The Deer and the Cauldron


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The Deer and the Cauldron, also known as The Duke of Mount Deer, is a novel by Jin Yong (Louis Cha) and the last of his works. The novel was initially published in Hong Kong as a serial, and ran from 24 October 1969 to 23 September 1972 in the newspaper Ming Pao. Although the book is often referred to as a wuxia novel, it is not archetypal of the genre, since the protagonist, Wei Xiaobao, is not an adept martial artist, but rather, an antihero who relies on wit and cunning to get out of trouble. Another alternative title of the novel is On Ruding Mountains.

Associated Names
One entry per line
On Ruding Mountains
The Duke of Mount Deer
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The Legend of the Condor Heroes (Prequel)
The Return of the Condor Heroes (Prequel)
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Latest Release

Date Group Release
07/24/10 spcnet c1-50
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5 Reviews sorted by

TheHungryScrub rated it
July 26, 2016
Status: --
I'm amazed this novel didn't get much recognition and the synopsis doesn't due the novel justice.

Well actually my version of synopsis isn't any better since it been so long ago that I read the story and also I suck at writing it.

My sloppy scrubby summery-

Basically it a story about political strife of former dynasty and the new dynasty. It involve many faction that scheme against each for control whether it friends, ally, or foes everyone got a role. Now who and where does Wei Xiaobao play into this? Well... more>> he a teenage boy born from a prostitute in a brothel and that one day he dream to open his own brothel.

His talent is that he's street smart, foul mouth, witty, lazy, and many part of a hoodlum personality but with all that bad 'talent' he will use it to reach to the top of the political world.

Also there are martial art stuff since it wuxia and there are lots of action/adventure.

Now what I think of the story.

Overall it pretty awesome for a story so old (1969) ! Although this may be ignorant to say but to me this MC is the grandfather of all the shameless/sly MC we got in CN novel today. The best part of the story for me is MC foul mouth. If MC of today CN mouth are silver tongue or gold tongue then Wei xiaobao tongue are street tongue.

He depict as a slum kid so well in my eye that you can't help but to feel frustrated because he exactly that.....a kid!

I'm amazed because author usually portray their MC childish when they are already past that age but with wei xiaobao you can't help but to laugh at it or understand it because he hasn't grown up yet.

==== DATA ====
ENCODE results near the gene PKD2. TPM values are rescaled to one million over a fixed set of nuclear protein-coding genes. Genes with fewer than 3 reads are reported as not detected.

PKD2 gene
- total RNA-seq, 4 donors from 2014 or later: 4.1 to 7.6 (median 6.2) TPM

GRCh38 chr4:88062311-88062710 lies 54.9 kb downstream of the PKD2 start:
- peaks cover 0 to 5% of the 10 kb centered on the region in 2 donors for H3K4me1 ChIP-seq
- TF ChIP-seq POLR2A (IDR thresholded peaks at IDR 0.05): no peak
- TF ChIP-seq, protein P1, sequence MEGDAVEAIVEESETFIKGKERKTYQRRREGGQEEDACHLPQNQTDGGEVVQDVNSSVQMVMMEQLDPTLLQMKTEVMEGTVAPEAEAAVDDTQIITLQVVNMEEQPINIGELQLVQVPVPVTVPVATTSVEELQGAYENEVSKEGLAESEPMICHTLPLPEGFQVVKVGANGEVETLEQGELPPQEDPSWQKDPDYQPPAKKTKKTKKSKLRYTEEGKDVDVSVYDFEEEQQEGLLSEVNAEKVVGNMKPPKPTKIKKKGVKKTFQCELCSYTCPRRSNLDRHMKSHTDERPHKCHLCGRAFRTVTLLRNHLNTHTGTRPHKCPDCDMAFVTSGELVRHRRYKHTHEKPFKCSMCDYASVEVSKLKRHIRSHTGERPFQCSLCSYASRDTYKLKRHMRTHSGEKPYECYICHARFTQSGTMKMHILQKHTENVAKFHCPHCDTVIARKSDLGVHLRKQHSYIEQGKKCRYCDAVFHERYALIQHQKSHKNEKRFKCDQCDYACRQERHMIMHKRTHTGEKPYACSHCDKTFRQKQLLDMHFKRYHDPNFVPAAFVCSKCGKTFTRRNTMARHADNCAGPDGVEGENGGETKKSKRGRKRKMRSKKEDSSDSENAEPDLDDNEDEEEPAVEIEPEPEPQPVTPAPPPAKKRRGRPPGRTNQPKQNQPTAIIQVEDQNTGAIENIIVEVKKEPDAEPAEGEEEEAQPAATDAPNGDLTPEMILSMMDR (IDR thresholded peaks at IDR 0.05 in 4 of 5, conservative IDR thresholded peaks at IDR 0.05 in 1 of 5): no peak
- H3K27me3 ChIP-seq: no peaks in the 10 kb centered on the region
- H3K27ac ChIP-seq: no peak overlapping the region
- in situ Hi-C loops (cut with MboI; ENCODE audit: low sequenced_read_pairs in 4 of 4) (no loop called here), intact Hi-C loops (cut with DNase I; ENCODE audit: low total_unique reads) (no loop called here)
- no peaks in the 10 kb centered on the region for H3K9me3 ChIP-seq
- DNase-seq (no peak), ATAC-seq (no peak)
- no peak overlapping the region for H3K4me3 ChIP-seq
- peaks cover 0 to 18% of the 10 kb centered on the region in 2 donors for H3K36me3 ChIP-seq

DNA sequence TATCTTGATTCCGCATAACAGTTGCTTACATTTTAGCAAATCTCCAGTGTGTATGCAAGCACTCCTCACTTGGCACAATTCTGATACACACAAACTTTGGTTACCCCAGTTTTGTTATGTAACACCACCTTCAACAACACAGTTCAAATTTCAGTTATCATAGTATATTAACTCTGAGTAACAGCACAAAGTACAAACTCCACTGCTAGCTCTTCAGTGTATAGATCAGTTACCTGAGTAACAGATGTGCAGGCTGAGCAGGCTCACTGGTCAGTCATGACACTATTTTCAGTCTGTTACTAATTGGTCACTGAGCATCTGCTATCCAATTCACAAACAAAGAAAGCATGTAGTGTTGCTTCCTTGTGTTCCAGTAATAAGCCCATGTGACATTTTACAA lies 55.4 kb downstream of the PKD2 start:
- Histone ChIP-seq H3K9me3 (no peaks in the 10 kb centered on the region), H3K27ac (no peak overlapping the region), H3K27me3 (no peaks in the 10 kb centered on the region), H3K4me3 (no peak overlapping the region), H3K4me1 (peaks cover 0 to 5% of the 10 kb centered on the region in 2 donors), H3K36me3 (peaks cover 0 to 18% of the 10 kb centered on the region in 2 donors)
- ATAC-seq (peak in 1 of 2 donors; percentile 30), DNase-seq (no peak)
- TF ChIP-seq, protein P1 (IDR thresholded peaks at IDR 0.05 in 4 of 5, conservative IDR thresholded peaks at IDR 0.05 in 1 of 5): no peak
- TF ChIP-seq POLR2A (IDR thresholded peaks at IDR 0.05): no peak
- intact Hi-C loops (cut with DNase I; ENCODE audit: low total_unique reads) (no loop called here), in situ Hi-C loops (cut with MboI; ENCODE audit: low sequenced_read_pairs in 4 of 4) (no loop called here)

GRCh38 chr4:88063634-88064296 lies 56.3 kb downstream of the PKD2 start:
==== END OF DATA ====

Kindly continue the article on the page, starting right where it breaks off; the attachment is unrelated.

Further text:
Aside from MC the other character are interesting as well. Although I don't remember any of their name, I do remember that their development along with the story are great. For many character Wei will meet we get to learn about them as well progression with the plot rather just about them and never again hear them. It like a self contain kind of story where lot of character will either be important here and now or here and later.

There also a harem for those wondering about it. Those harem are secondary but they come with an arc that won't deviate from the plot at all. It also not like ATG harem where everything revolve around them and overshadow the overall story. The interaction is a plus and remember that he a kid from a brothel so common sense/experience with women are out of the window.

Now the antagonist here actually feel like a threat and multi-dimension. Sometime they become your ally and other time your enemy. Today his enemy, tomorrow enemy of his other enemy or something like that haha.

Now the martial art stuff.

There are good martial art fight that you can visual easily without using flowery language to describe it. there palm technique, punch/kick, sword technique, poison art, acupuncture, etc. So you won't have to worry for anything crazy difficult to imagine. Now does wei learn any? Well one of his best weapon is his mouth. Now you can interpret however but read it to find out what he learn. The martial art segment of story really balance well with the political side of it

Now the plot is already explain in a scrubby way. Like I said many people of different faction trying get power of the current dynasty while other from the former dynasty so yeah we will see how it will all play out and Wei will be our boat in the storm of it. There will be side adventure as well as quest for Wei to see and they all relate somehow or another so yeah self contain.

Now if you read this sloppy review this far and haven't lost interest then a couple more thing.

This is wuxia although I don't know if it traditional wuxia or modern wuxia but it a wuxia with archetype of MC not really martial artist pursuer. It like xianxia but without the pursuing the immortal way I guess kind of like xuanhuan? Anyway we can see other character doing and showing that but our protagonist have his own agenda.

Also since it a published novel the chapter are lengthy. Those 1-50 are 5 book with 10 chapter each so make time if you going to read one chapter. Oh there are two version of this translation. One is from John Mineford which left out detail of the original and literally translates character names ex. 'Trinket', 'Whisker Mao', 'Misty', 'Helmsman' and the other version which I prefer is spcnet where the translator was kind enough to stick as close to the original as possible.

Overall it a 4/5

Read if you got time or waiting for your favorite novel to update. It a good story but it might be slow for those that like fast pace style.

Oh I hope for those that already read it can update the synopsis accurately and not loosely like mine is. <<less
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Aicila rated it
October 18, 2016
Status: Completed